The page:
Tiger 21, more formally known as The Investment Group for Enhanced Results in the 21st Century, is in large regard a glorified investment club. It is an investment club with a $30 thousand annual membership fee. Collectively, the club’s 230 members control assets valued in excess of $20 billion and have a median net worth $75 million. I rather doubt anyone reading my Blog would qualify for membership. Yet the truly wealthy are worth studying in terms of how they invest and what it is that motivates them to take action. This is true because, as we have observed since the financial meltdown of 2008 – the rich indeed do get richer. The wealth of the rich has recovered while the middleclass in America continues to struggle.
To see where the rich are mentally at this point in time, we may observe in what classes they have invested their assets. In the case of the Tiger 21 membership, their composite holdings at the end of 2013 looked as follows:
- Private Equity 21%
- Public Equities 24%
- Fixed Income 14%
- Real Estate 21%
- Cash 11%
- Hedge Funds 8%
- Commodities 1%
Even with the S&P 500 up in excess of 30% last year, these rich investors had only 24% of their assets in the equity market. And now, with the market indices near record highs, they are fearful of increasing their exposure. They have seen the equity markets drop steeply before and they are more interested in preserving the wealth they have, as opposed to adding to it. When you get to a certain age, usually the late forties, individuals whom have accumulated a substantial net worth come to the realization that they have been successful, that luck played a role in it and that if they were to lose it all it is unlikely they could ever regain the wealth at this stage of life. They turn their efforts to wealth preservation; sure they want it to grow, but to grow conservatively.
The Tiger 21 group is comprised of entrepreneurs, CEOs, hedge-fund founders, entertainers and other professionals. Their ages range from the mid-30s to the eighties. They are smart, successful and work hard. They like investments where they may share their knowledge and skills to help a business prosper. This is why they favor private equity, which is an investment vehicle available to accredited investors (a minimum of $1 million in investable assets not including your home or $300 thousand in annual income on the past two years tax returns). With private equity deals, the investor often times plays a role in helping guide the acquired company to greater profitability offering the investor a hands on opportunity.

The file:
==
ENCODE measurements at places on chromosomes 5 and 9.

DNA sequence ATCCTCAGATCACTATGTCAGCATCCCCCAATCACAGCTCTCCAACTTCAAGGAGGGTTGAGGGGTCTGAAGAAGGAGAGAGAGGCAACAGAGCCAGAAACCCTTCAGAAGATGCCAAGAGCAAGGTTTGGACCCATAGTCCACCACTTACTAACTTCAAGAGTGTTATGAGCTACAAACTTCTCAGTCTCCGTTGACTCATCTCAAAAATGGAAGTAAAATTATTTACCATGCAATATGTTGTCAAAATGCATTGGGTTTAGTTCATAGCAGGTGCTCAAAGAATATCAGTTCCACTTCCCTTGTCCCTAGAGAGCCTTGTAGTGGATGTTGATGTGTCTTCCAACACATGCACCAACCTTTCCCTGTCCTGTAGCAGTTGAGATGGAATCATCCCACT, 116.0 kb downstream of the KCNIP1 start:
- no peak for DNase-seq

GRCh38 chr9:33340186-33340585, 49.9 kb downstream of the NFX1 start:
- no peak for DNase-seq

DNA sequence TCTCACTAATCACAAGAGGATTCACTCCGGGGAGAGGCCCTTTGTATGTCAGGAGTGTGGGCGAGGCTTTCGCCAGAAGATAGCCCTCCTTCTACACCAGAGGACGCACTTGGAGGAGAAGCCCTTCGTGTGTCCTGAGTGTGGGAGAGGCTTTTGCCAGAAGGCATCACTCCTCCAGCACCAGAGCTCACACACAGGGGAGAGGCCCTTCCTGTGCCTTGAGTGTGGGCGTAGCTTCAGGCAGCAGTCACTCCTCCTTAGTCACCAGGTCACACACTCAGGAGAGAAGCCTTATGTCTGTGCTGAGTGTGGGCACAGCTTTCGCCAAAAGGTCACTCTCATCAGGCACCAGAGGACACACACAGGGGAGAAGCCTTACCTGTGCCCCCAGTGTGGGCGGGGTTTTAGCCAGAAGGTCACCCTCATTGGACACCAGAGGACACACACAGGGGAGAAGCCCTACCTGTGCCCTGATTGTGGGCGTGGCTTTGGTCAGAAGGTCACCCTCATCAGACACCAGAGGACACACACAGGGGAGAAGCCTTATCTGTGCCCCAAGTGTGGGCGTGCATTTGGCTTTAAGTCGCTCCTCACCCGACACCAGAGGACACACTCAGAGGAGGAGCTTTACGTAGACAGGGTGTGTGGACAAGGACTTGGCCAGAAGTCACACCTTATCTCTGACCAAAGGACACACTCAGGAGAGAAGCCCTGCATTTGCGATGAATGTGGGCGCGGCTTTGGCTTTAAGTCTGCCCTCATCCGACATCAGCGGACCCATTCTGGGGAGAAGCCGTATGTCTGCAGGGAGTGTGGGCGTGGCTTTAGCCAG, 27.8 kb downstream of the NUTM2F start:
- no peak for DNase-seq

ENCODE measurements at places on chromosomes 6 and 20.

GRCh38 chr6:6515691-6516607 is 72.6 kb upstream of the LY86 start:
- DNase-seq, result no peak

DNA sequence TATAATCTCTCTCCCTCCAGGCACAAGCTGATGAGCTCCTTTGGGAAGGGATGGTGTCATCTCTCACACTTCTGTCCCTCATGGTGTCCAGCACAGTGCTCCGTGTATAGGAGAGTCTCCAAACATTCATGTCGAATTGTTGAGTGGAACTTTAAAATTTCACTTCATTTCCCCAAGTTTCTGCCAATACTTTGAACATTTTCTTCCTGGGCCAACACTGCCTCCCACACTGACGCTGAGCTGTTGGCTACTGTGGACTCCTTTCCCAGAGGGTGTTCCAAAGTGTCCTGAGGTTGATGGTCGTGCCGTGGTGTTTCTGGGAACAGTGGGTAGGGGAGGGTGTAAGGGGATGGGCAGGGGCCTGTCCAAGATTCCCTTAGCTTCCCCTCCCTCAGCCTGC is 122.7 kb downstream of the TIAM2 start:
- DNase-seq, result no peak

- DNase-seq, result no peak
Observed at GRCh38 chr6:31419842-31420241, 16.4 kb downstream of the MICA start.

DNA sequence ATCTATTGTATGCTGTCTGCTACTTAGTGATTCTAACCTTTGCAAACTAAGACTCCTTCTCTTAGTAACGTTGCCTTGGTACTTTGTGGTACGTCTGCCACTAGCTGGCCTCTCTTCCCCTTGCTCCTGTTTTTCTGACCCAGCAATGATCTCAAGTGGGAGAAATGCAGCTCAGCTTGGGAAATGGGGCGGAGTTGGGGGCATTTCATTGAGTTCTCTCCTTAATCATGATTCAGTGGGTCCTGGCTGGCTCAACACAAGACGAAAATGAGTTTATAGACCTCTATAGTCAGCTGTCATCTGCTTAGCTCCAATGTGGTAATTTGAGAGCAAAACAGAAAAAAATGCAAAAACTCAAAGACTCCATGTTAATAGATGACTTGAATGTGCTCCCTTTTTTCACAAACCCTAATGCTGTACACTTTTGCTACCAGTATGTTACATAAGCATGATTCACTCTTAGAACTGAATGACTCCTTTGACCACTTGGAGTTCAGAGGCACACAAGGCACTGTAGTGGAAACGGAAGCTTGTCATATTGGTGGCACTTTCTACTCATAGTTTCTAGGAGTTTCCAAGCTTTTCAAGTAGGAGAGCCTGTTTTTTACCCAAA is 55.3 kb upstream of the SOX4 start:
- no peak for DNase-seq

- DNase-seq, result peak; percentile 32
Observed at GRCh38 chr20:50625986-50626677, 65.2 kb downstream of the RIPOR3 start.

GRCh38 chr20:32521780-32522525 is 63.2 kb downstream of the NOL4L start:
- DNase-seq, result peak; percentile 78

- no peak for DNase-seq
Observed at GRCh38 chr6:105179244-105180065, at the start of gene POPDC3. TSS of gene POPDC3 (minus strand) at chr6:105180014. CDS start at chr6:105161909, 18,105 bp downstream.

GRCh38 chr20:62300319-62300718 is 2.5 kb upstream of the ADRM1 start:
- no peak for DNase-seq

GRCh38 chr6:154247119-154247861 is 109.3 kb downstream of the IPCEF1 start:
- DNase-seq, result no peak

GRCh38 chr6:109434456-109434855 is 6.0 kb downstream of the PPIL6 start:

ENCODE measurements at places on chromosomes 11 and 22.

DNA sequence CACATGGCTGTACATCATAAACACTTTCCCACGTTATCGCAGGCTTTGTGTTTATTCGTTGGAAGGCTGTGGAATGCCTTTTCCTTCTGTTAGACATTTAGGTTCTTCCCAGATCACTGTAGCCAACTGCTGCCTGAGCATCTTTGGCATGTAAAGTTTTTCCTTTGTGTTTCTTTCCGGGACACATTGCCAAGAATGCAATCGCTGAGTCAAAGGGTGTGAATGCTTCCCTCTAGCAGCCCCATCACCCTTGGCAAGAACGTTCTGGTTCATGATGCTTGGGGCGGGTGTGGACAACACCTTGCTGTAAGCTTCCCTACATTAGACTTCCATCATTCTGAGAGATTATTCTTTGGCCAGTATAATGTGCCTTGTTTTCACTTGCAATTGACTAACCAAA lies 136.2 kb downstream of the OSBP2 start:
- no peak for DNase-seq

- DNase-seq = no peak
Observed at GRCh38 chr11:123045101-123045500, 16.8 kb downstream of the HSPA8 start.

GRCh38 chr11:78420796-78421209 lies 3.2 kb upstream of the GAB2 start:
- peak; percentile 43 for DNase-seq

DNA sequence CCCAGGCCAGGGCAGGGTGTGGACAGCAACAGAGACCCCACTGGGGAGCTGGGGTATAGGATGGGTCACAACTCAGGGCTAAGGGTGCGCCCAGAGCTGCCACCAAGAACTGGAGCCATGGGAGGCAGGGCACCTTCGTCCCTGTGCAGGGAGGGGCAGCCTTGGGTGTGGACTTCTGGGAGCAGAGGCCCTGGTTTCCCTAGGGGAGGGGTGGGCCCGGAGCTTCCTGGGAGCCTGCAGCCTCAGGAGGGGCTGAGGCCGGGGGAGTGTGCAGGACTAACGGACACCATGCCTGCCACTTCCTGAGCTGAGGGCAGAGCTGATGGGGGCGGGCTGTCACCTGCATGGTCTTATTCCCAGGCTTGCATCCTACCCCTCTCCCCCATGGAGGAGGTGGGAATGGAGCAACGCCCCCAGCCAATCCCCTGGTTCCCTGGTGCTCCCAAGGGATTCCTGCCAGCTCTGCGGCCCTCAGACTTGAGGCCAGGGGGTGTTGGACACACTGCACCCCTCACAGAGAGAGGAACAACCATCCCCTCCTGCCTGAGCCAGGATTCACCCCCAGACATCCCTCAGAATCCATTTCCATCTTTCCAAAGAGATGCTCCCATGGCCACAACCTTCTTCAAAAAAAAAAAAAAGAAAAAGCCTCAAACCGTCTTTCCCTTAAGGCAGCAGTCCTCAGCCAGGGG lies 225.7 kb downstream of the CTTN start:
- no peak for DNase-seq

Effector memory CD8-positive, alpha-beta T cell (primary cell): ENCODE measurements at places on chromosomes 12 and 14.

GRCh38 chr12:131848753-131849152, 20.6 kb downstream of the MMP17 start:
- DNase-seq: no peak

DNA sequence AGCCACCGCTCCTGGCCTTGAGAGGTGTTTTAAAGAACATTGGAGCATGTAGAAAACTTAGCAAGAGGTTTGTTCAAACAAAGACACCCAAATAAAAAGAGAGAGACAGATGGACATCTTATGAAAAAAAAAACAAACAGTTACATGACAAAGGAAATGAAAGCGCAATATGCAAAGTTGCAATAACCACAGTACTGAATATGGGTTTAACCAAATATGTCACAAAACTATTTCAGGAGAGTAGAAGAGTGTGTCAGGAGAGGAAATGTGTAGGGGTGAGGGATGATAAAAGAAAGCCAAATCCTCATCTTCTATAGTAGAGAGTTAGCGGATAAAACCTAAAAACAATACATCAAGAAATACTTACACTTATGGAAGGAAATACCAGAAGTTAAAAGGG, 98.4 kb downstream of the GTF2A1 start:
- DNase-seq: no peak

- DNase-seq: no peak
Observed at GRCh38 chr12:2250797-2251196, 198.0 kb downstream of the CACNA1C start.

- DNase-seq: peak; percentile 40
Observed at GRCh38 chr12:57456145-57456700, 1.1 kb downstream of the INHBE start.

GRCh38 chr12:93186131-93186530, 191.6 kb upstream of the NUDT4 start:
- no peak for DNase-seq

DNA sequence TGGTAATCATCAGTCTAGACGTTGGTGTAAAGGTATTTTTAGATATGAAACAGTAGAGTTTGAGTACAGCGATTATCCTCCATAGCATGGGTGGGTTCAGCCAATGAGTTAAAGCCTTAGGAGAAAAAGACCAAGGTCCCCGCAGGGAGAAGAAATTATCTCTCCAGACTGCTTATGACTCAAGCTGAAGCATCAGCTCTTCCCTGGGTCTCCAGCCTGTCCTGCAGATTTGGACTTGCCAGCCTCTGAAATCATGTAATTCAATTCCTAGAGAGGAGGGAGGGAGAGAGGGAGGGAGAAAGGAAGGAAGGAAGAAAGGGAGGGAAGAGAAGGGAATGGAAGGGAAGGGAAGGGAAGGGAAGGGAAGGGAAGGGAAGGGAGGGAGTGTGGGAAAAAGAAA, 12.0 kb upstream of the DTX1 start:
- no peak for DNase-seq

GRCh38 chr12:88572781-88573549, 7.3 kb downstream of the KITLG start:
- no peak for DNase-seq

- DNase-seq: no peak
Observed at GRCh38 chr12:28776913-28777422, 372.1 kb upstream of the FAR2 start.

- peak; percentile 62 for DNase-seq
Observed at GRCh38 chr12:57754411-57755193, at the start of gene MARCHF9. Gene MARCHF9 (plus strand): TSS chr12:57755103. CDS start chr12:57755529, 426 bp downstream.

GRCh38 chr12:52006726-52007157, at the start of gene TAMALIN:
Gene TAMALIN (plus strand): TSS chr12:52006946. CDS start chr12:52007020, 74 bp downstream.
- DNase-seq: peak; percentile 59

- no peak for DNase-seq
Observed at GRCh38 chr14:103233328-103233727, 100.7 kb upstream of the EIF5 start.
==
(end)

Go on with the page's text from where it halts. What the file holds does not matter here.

What can we learn from the Tiger 21 group? They have largely shunned the traditional investment advisory business in favor of having organized, facilitated investment strategy meetings with successful people like themselves. The group’s founder began the organization when following the sale of his business, he did not believe he was getting unbiased advice – everyone was trying to sell him. He figured there were other people like him and formed the group so that they might discover each other and work together teaching one another. This lesson was learned by most of us in school. When study groups are formed, the “A” students tend to group together and the “B” students and so forth. At exam time it’s really no surprise that the “A” study groups get the best scores. Tiger 21 is a group of over-achieving “A” students.
Average investors can’t duplicate their approach, but can learn from it. One lesson is learning to be aware of how much risk you are accepting in a portfolio of assets. If you are near retirement and have more than 60% of your money in equity mutual funds, you may want to step back and consider how your retirement plans would change if the funds were to drop by 40%.And keep some cash available. The 11% the Tiger 21 group has in cash is near historic lows since they were founded in 1999 and they are likely moving to increase that now. Having say 30% cash when the markets are making new highs will position you to take advantage of a major market decline – a bear market. This is something the average investor can control.
Most importantly, don’t go it alone. Hire an hourly paid financial planner who you can bounce ideas off of and who will help keep you on the right course.